Album Review: Friendly Fires, Pala

By Jacqueline Smith

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Friendly Fires. Photo / Supplied
Friendly Fires. Photo / Supplied

Chipper British synth pop might be a common description of new releases these days but Friendly Fires continue to keep it fresh on their second record.

Building drama into their fleet-footed grooves, they have created something quirky enough to whet expectant fans' appetites but snug enough to win them new listeners.

In the three years since the band's self-titled debut, they have upgraded their recording space from a garage to a barn, and have become a little more experimental with their instruments, adding camera shutters, birdsong and old home-recorded cassettes to their repertoire.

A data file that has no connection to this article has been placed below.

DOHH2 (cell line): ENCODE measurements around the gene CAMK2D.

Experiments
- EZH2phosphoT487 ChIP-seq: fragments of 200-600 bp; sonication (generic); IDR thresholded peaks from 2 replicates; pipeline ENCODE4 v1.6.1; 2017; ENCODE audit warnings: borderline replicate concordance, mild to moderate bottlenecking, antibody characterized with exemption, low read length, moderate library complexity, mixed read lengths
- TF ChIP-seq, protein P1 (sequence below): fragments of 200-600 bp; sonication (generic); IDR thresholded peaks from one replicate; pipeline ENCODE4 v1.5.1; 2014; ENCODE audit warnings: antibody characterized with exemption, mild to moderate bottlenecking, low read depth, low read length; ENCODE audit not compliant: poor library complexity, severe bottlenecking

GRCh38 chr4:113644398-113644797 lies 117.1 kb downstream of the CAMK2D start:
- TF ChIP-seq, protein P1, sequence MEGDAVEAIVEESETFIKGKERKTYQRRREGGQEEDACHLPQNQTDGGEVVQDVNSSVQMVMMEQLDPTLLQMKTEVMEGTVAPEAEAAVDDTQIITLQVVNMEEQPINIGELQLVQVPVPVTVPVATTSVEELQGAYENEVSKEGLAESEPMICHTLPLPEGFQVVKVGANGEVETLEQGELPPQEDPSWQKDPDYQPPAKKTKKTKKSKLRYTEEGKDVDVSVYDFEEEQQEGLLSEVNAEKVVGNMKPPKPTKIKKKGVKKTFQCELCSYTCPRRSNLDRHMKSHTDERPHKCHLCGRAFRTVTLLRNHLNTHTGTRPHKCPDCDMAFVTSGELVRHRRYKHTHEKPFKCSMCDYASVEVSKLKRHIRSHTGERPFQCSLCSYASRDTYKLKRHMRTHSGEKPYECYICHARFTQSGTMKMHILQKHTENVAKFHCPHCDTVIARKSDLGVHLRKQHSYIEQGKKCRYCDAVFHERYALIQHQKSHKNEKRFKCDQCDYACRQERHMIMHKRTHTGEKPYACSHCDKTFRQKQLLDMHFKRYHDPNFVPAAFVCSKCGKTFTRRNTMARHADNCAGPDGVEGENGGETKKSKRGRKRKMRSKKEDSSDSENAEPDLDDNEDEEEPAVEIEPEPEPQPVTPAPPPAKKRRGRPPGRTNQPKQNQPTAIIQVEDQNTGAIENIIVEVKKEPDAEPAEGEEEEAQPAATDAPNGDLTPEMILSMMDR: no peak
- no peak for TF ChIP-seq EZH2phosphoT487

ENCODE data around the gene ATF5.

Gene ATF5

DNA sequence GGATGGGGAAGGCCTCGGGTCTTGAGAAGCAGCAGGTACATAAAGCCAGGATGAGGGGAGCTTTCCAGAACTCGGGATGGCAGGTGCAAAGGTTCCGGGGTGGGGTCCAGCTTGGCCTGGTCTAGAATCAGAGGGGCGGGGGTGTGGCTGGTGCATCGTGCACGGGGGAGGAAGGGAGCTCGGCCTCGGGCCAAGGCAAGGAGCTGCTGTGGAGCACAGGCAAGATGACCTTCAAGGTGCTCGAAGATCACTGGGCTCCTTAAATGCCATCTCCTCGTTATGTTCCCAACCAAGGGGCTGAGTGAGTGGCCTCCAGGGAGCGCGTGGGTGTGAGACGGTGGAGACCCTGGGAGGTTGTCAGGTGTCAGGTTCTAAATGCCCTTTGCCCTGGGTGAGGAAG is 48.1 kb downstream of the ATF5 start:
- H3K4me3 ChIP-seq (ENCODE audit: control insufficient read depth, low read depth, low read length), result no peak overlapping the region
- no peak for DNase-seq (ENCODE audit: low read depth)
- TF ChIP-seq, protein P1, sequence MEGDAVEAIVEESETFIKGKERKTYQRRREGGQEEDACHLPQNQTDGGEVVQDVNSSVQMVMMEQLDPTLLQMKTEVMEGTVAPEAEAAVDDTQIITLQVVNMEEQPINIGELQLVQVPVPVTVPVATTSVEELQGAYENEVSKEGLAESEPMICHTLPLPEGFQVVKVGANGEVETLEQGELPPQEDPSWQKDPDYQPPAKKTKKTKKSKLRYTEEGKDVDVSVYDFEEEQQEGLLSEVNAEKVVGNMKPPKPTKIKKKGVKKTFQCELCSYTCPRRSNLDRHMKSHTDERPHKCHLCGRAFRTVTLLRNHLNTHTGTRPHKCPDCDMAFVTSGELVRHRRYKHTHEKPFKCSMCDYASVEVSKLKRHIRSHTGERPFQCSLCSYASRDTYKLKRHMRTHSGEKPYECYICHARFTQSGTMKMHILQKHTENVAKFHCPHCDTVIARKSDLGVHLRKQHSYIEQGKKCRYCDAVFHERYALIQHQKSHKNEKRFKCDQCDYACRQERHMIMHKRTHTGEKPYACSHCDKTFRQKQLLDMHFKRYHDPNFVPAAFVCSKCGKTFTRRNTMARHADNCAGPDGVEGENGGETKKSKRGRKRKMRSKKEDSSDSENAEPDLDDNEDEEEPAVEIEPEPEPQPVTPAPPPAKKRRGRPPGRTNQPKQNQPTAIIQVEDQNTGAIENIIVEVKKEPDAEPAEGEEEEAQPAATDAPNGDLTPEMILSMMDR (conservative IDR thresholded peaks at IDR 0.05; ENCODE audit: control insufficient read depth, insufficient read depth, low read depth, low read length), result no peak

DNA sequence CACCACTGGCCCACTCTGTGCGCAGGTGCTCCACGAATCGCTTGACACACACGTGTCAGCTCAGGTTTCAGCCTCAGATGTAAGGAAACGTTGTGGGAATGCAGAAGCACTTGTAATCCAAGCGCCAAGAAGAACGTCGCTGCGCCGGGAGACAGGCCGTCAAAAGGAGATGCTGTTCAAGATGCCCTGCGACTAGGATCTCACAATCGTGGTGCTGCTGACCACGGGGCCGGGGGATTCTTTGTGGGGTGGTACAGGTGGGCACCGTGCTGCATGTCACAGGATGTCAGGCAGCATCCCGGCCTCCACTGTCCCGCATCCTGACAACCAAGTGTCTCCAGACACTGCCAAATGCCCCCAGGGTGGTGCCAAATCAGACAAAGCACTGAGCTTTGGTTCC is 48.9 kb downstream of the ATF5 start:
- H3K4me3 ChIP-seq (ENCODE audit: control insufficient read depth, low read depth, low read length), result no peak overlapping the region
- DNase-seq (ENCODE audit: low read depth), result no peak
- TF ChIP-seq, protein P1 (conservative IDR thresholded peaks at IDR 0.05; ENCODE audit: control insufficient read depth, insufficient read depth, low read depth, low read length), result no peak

Some songs, like Running Away are packed with so many layers they run the risk of getting messy, but lead singer Ed Macfarlane has a crisp control over them that keeps the songs mellow. Rather than sweating it out on a treadmill, this song feels more like sprinting into a cool breeze.

Despite being driven by a dance pulse, in Blue Cassette the vocals seem to pull the synths through the track, rather than the other way around.

It's unashamedly inspired by pop records of the late 1970s and 1980s, and the smooth, broken-hearted track Hurting has all the satin-shirted sleaze of a retro love song. Meanwhile title track Pala (all birdsong and industrial sound effects) manages to evoke both weightless nonchalance and passion without taking itself too seriously. Impressive.

Stars: 4/5
Verdict: Retro-inspired Brit pop that transports the listener away from retro-inspired Brit pop


- NZ Herald

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